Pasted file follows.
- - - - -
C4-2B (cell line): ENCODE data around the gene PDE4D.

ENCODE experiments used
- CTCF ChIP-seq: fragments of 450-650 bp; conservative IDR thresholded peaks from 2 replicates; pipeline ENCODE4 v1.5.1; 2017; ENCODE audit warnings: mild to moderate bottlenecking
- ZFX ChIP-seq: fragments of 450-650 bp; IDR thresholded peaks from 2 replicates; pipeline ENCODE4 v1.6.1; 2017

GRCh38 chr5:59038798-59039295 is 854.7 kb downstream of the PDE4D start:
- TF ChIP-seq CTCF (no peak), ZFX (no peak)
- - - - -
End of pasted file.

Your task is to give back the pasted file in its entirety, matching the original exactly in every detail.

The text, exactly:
C4-2B (cell line): ENCODE data around the gene PDE4D.

ENCODE experiments used
- CTCF ChIP-seq: fragments of 450-650 bp; conservative IDR thresholded peaks from 2 replicates; pipeline ENCODE4 v1.5.1; 2017; ENCODE audit warnings: mild to moderate bottlenecking
- ZFX ChIP-seq: fragments of 450-650 bp; IDR thresholded peaks from 2 replicates; pipeline ENCODE4 v1.6.1; 2017

GRCh38 chr5:59038798-59039295 is 854.7 kb downstream of the PDE4D start:
- TF ChIP-seq CTCF (no peak), ZFX (no peak)